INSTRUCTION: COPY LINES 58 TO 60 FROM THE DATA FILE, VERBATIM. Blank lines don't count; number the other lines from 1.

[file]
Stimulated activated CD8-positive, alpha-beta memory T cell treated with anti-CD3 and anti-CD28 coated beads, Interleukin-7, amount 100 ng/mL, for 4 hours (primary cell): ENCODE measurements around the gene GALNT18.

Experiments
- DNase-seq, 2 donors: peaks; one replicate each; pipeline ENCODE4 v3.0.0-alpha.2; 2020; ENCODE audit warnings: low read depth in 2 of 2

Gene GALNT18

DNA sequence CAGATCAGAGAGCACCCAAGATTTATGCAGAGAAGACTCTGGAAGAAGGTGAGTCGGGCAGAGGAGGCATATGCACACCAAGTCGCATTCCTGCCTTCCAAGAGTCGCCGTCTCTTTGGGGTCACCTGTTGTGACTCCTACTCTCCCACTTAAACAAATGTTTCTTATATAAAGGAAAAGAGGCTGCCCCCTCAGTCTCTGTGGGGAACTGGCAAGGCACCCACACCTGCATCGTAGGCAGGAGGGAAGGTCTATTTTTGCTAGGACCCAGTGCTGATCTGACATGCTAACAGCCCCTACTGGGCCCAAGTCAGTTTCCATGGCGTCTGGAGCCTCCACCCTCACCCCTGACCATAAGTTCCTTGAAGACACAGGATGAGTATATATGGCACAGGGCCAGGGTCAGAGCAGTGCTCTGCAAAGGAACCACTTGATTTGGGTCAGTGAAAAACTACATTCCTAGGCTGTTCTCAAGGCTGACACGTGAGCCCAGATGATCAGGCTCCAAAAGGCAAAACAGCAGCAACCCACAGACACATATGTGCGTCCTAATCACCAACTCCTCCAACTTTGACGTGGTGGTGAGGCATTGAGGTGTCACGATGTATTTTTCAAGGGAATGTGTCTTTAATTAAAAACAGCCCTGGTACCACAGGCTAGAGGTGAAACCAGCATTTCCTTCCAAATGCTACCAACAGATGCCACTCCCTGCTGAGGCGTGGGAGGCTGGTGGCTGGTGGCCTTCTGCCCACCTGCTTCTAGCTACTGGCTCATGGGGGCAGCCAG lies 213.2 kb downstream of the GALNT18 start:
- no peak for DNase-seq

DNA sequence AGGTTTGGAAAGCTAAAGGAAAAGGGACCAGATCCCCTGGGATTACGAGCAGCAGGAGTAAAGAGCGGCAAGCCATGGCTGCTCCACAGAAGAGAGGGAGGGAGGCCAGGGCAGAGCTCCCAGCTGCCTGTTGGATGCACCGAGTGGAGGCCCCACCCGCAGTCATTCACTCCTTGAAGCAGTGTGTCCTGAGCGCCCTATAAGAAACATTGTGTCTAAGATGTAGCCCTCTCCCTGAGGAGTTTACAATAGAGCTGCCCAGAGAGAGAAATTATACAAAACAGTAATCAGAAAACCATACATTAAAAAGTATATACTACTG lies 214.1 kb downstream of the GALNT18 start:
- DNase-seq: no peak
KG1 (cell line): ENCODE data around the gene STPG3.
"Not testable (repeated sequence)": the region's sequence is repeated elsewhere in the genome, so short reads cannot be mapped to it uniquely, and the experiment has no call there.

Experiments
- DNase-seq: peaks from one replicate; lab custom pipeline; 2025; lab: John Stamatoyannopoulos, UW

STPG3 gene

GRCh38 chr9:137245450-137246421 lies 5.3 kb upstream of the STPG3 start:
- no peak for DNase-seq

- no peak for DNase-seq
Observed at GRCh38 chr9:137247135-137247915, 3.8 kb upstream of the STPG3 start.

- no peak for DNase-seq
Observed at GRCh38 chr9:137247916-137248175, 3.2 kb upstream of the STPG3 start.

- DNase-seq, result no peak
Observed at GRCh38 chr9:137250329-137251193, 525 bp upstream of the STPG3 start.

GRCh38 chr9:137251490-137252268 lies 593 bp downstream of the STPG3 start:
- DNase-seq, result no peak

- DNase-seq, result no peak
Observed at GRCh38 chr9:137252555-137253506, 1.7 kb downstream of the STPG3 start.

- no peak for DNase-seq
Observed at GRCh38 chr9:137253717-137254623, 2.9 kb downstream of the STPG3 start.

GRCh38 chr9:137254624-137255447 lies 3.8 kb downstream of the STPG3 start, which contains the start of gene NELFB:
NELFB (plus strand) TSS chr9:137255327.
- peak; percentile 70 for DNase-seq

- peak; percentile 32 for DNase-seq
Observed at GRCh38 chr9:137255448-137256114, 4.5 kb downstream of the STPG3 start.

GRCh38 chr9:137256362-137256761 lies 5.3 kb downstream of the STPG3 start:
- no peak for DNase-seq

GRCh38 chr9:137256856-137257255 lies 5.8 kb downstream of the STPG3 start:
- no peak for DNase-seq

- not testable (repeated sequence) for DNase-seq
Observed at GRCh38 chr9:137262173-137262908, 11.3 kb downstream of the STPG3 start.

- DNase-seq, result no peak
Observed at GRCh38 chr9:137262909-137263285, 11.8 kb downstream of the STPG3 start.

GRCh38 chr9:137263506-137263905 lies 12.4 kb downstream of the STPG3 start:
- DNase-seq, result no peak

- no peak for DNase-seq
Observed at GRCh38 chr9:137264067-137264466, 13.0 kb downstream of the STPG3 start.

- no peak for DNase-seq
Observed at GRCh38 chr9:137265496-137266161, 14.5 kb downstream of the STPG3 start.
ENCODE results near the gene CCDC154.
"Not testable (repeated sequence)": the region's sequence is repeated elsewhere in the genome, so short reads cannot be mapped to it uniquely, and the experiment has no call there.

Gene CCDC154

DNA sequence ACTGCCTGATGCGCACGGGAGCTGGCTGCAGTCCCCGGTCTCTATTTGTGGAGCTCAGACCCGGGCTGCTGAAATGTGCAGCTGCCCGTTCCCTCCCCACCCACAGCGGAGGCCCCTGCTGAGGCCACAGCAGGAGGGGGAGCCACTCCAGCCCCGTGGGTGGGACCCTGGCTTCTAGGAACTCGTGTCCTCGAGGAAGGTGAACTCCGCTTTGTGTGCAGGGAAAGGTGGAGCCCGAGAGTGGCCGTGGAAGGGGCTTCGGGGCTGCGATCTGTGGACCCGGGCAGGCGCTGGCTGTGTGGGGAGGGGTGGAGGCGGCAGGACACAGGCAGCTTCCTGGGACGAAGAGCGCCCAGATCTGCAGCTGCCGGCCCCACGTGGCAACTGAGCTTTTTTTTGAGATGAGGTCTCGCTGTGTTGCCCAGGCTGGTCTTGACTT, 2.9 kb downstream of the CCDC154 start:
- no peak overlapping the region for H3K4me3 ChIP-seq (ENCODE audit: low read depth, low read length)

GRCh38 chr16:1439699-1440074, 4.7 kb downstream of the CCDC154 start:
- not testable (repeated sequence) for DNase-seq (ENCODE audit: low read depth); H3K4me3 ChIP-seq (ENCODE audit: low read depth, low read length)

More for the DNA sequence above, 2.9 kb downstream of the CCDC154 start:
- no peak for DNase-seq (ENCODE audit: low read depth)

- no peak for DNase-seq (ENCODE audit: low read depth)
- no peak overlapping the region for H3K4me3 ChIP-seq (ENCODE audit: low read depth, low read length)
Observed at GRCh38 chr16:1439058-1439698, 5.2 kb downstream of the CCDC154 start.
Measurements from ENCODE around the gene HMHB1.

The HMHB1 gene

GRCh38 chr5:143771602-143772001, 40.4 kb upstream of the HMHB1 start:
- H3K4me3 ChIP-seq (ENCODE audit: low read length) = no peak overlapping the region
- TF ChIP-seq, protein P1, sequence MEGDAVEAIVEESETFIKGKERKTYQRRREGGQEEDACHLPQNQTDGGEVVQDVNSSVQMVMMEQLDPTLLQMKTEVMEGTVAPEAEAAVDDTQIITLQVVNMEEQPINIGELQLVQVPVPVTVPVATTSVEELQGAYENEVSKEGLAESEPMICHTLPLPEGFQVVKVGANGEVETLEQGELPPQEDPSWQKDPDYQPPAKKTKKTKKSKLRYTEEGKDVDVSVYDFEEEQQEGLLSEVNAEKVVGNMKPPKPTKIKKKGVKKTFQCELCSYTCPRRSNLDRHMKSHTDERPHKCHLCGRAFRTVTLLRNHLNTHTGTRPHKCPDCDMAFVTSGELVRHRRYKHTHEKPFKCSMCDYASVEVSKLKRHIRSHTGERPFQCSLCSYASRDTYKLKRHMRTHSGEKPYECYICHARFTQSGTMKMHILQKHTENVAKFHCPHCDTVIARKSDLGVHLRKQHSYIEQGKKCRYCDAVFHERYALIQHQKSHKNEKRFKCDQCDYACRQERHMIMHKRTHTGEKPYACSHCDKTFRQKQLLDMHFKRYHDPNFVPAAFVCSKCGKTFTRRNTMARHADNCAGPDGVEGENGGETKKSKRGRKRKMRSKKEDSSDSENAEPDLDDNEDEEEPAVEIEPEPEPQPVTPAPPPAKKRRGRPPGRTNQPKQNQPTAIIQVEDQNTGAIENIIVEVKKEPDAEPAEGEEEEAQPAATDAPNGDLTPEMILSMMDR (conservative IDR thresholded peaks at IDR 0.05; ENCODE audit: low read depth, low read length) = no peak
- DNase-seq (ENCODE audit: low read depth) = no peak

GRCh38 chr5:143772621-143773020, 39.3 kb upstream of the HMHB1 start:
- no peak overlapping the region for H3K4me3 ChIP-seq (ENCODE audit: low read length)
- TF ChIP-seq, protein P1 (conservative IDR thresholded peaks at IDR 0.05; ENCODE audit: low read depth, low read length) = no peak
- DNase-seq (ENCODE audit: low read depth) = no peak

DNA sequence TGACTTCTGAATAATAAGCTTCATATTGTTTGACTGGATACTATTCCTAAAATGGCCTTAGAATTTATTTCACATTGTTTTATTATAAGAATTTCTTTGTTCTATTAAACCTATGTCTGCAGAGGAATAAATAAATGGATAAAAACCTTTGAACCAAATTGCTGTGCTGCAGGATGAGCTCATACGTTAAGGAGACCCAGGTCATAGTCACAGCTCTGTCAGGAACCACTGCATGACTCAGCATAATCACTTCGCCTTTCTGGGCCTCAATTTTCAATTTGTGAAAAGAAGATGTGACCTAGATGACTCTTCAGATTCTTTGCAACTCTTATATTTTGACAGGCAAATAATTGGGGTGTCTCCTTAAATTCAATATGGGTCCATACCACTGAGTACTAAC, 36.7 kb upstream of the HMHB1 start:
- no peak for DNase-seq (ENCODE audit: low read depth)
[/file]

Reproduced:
Observed at GRCh38 chr16:1439058-1439698, 5.2 kb downstream of the CCDC154 start.
Measurements from ENCODE around the gene HMHB1.

The HMHB1 gene